State v. Ammons, 167 N.C. App. 721 (2005)

Jan. 4, 2005 · North Carolina Court of Appeals · No. COA03-1592
167 N.C. App. 721


No. COA03-1592

(Filed 4 January 2005)

1. Evidence— redacted statement — properly admitted

There was no error in the trial court’s admission of a redacted version of defendant’s statement which replaced racially derogatory information with a blank. The court had granted defendant’s motion in limine to exclude the racial language, so that he received the relief requested, even if he now argues that the court should have used a noun or pronoun instead of a blank to prevent inferences by the jury. Moreover, defendant did not object at trial and does not argue plain error on appeal.

*7222. Homicide— second-degree murder — self-defense—sufficiency of evidence

There was sufficient evidence negating a second-degree murder defendant’s claim of self-defense where the jury could find that the threat was no longer imminent when defendant acted, and that he lacked a reasonable belief in the threat of serious bodily injury.

3. Evidence— prior violent behavior — cross-examination— relevance — defendant’s evidence of non-violent character

The trial court did not err in a voluntary manslaughter prosecution by allowing the State to cross-examine the defendant about his prior violent behavior. Although a claim of self-defense does not automatically put defendant’s character for violence or aggression at issue, defendant testified to his character for nonviolence and these inquires were relevant to his credibility.

4. Witnesses— leading questions — ten-year-old

There was no abuse of discretion in allowing the State to ask leading questions of the ten-year-old son of the victim to refresh his recollection of his statement to an officer. Limiting instructions were given.

Judge Thornburg concurred before 31 December 2004.

Appeal by defendant from judgment entered 5 May 2003 by Judge Gregory A. Weeks in Cumberland County Superior Court. Heard in the Court of Appeals 19 October 2004.

Attorney General Roy A. Cooper; III, by Assistant Attorney General John F. Oates, Jr., for the State.

Jon W. Myers for defendant-appellant.

HUNTER, Judge.

Eddie Purnell Ammons, Jr. (“defendant”) appeals from a judgment dated 5 May 2003 entered consistent with a jury verdict finding him guilty of voluntary manslaughter. Defendant contends the trial court erred in: (I) admitting improperly redacted testimony, (II) denying defendant’s motion to dismiss for insufficient evidence, (III) allowing introduction of evidence of alleged prior acts of violence, and (IV) allowing testimony after a child witness’ recollection was *723refreshed by leading questions. For the reasons stated within, we find no error.

The evidence tends to show that defendant met Allen Roher (“Roher”) in December 2000 at a crack house. The two became acquainted through their mutual drug habit and spent considerable time together.

On 9 June 2002, defendant pawned a VCR to Roher for ten dollars, and agreed to pay thirty dollars to redeem the device. A dispute arose over the amount needed to redeem the VCR. On 17 June 2002, Roher asked defendant to come to his house to redeem the VCR. On 18 June 2002, defendant, driven by his uncle, Gerald Locklear (“Locklear”), arrived at Roher’s house in a Ford Thunderbird whose passenger side window was broken and could not be rolled up.

Defendant accompanied Roher into his residence and offered thirty dollars to redeem the VCR. Roher then grabbed defendant, refused to return the device, and attempted to throw defendant out. A struggle ensued between the men. During the confrontation, Roher’s son appeared at the door and was told to call the police. The struggle between defendant and Roher continued until Locklear entered. Roher then returned defendant’s money and asked him to leave.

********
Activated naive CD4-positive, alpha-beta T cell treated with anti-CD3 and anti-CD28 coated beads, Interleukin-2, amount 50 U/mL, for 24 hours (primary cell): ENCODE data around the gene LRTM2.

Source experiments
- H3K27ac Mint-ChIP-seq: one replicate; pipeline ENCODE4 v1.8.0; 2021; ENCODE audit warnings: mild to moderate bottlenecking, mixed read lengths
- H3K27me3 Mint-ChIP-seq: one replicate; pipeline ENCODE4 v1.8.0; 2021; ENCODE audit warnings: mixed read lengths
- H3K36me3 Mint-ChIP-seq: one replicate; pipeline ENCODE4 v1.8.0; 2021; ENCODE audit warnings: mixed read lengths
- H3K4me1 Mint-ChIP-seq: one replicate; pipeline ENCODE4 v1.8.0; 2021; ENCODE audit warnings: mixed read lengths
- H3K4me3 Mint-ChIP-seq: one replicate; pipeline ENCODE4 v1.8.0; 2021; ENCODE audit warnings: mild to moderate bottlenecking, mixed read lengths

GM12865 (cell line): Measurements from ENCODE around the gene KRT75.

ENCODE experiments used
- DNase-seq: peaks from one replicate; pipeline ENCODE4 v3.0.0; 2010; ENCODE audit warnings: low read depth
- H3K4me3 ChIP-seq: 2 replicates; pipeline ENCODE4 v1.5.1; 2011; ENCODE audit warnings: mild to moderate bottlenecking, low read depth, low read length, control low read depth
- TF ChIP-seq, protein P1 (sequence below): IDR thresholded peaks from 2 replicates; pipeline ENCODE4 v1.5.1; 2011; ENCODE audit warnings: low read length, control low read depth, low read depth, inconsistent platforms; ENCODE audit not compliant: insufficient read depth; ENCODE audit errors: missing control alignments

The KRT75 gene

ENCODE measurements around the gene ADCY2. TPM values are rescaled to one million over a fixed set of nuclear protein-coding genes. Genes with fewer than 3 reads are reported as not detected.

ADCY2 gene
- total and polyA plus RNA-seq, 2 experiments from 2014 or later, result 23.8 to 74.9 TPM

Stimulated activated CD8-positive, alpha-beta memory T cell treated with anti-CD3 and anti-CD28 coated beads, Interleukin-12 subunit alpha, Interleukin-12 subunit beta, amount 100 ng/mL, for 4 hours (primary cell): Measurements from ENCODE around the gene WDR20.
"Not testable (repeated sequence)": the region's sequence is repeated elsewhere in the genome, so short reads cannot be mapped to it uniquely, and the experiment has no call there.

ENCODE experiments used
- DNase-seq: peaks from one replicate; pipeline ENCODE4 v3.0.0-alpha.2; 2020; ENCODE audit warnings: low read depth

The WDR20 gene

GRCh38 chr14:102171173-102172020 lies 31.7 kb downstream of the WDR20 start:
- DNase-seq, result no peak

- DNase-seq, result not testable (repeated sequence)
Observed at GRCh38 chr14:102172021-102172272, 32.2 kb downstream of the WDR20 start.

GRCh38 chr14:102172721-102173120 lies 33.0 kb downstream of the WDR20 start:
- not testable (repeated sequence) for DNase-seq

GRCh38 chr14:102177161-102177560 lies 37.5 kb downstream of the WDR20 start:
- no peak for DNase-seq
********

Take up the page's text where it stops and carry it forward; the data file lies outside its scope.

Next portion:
Defendant exited, followed by Roher, who picked up a bed slat outside the residence. Roher continued to follow defendant as he returned to Locklear’s car, and repeatedly swung the slat at him. Defendant attempted to block the swings with his arm, but was struck in the neck by one of the blows. Defendant produced a knife, told Roher to stop hitting him, to keep the VCR, and not to come to his house. Defendant then got into the passenger side of the automobile and asked Locklear to start the engine. Roher continued to strike at the vehicle and defendant as the car backed down the driveway.

Upon reaching the road, the vehicle’s engine cut off. As Locklear attempted to restart the car, Roher continued to swing the slat at the vehicle. Defendant stabbed Rqher through the heart. The car then pulled away and defendant returned home with Locklear, where he began drinking heavily.

Upon investigation, officers of the Cumberland County Sheriff’s Department found injuries to defendant’s right arm, including swelling, contusions, and scrapes. Defendant was taken to the sheriff’s office and awaited treatment in an interrogation room, which *724contained audio and video equipment. Defendant was left in the room with the equipment on for approximately two hours. During that time, defendant made voluntary statements regarding the incident which were recorded and later used at trial.

Defendant was indicted on a charge of second degree murder and convicted of voluntary manslaughter. Defendant was sentenced to a term of 94 to 122 months. Defendant appeals.


[1] Defendant first contends that the trial court erred in allowing admission of a redacted version of defendant’s recorded statement upon defendant’s motion in limine. We disagree.

“ ‘A defendant is not prejudiced by the granting of relief which he has sought or by error resulting from his own conduct.’ ” State v. McNeil, 350 N.C. 657, 669, 518 S.E.2d 486, 494 (1999) (quoting N.C. Gen. Stat. § 15A-1443(c)).

Here defendant made a motion in limine to “exclude any evidence of, or reference to the defendant referring to Allen Roher as a ‘Nigger[,]’ ” in voluntary statements made by defendant about the incident. The trial court granted the motion, permitting the racially derogatory language to be replaced in the statement by a blank. Defendant contends that by inserting blanks in place of the racially derogatory language used by defendant, rather than a noun or pronoun such as Roher’s name, the trial court created a prejudicial risk that the jury would understand the purpose of the blank as a veiled racial reference. However, defendant did not object to the substitution of a blank for the racially derogatory language at the time the trial court granted the motion, nor later when the evidence was presented to the jury using the blank. As defendant received the relief requested, he cannot now raise the issue of prejudice resulting from the grant of the motion in limine. We find no error in the trial court’s admission of the redacted evidence.